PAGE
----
Spotlight: Colleen Robichaux
May 15, 2023
Name: Colleen Robichaux
Graduation Year: 2016
Degree: Mathematics, Concentration in Secondary Education
- Hedrick Adjunct Assistant Professor, NSF Postdoc, and Chancellor's Postdoctoral Fellow at the University of California, Los Angeles
- PhD in 2022 at the University of Illinois at Urbana-Champaign under the advice of Alexander Yong
Q: What do you do in your current position, and what makes you happy to be doing it?
I really enjoy both teaching and research. With my schedule that I've had this past year, every other day is teaching focused or research focused. Sometimes research is very hard, and, you know, it's sometimes not as fun whenever all of your ideas are failing. But having the teaching to offset if I haven't had a successful day of research, I can still have a successful day of teaching where I give a good lecture and make some concept actually connect with the students. Or I can have fun writing a lecture and talking to students. So even when the research isn't feeding me, maybe the teaching is going to give me a bit more energy and keep hopes high. Then, sometimes when teaching is rough...I can really just go in on the [research] problem that I'm working on, and sort of just get engrossed in that...I think having this career gives a lot of flexibility in terms of how I structure my day, which is nice. So, I have to be here [at UCLA] to teach, obviously, but when I'm not teaching, I can be anywhere. And so that's nice. Some people go to the beach and do math. I can go to any coffee shop...Having that flexibility is nice, and the career is very social, which I enjoy.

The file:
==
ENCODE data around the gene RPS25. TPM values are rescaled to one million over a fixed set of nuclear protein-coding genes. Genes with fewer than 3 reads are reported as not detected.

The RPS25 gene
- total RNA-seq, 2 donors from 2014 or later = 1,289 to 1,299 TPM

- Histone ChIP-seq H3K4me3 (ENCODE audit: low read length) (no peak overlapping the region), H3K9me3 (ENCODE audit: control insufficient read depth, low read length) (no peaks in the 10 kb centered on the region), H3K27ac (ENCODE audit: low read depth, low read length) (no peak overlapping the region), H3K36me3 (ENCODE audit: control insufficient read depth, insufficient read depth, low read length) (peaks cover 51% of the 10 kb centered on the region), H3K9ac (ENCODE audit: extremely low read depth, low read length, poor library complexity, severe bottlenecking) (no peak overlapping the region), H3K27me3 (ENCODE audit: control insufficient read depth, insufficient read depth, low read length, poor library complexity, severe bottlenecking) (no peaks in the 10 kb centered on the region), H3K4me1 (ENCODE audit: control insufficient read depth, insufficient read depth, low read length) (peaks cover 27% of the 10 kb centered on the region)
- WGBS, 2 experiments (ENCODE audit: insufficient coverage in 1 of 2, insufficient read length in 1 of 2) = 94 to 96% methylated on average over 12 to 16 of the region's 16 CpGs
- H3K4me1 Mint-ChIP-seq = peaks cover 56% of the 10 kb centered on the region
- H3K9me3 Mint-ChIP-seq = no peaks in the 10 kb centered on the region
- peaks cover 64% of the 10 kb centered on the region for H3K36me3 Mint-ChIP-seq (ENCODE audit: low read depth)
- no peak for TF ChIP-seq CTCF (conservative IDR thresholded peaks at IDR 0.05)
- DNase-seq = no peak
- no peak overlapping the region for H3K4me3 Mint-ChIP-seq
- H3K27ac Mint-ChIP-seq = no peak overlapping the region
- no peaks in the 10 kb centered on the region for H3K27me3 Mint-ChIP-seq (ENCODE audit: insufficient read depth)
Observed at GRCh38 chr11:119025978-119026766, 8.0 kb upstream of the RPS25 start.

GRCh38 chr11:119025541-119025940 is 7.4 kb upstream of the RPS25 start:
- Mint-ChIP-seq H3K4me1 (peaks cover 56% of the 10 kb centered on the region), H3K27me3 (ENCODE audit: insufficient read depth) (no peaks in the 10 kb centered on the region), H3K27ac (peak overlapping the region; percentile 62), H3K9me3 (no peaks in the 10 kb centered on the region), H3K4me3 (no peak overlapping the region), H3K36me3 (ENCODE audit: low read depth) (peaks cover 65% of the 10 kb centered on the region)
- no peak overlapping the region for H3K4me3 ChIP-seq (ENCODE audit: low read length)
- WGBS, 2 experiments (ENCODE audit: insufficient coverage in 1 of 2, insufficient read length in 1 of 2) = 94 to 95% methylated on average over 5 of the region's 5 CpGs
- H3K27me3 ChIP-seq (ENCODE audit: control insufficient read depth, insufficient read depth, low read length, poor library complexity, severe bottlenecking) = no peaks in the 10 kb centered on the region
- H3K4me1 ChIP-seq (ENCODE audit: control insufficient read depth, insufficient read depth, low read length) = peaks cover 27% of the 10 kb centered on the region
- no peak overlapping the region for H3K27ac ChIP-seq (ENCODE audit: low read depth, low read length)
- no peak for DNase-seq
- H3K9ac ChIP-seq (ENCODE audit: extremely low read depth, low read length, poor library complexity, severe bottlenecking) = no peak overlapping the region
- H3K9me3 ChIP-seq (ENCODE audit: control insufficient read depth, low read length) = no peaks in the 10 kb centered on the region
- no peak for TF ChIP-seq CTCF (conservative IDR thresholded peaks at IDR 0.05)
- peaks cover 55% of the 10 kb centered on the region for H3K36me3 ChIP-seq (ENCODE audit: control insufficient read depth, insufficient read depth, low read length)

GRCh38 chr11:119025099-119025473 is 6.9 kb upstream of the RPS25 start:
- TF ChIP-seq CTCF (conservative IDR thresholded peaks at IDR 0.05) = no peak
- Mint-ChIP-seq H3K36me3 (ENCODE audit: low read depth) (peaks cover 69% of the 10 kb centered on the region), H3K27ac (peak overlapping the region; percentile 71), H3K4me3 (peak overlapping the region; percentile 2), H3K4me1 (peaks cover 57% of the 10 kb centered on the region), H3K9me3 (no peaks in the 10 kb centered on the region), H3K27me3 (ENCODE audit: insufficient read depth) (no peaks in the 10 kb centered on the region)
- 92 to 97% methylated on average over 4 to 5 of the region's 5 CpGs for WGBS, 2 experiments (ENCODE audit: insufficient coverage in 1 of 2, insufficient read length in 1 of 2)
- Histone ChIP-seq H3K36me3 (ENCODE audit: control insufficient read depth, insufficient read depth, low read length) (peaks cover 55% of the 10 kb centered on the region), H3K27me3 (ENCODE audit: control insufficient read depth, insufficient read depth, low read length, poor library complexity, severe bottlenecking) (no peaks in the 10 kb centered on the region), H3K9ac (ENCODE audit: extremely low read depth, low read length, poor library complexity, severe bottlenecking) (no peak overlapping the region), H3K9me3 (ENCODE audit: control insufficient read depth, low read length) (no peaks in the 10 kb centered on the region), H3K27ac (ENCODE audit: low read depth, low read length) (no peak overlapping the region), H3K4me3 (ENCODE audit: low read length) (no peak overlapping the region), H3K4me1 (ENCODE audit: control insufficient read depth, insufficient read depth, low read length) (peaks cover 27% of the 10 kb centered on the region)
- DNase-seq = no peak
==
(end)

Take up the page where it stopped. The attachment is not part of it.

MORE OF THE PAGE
Q: What were the most significant takeaways or benefits you gained during your undergraduate experience?
- So I had some pretty pivotal experiences when I was at LSU in the GeauxTeach STEM program that changed the trajectory of my life. I think there was such a high quality of mentoring that I received and advising support that I'm not sure a lot of the other students who are not in GeauxTeach necessarily receive. I was encouraged to start doing undergraduate research in a very low stress environment which was really, I think, invaluable. Often undergraduate research can have a much more competitive feel, and I think, especially for students who are not well represented, getting started with research in an environment that is friendly...helps [doing math research] seem like a more hospitable environment. Being a part of the GeauxTeach program, I was taking these math classes that seemed intimidating, but I was also taking these courses with a lot of other women...and [the GeauxTeach courses] were a lot more ethnically diverse as well...Now, it's not uncommon for me to be the only woman in the room, and you know, if I had to start out like that, then things would have been significantly harder...I think just having my first experiences in math being in a setting in which people were friendly and non-judgmental about not knowing things and being open to discussing what our ideas are for how to solve problems was invaluable. And It was an extreme positive in how I viewed math in general.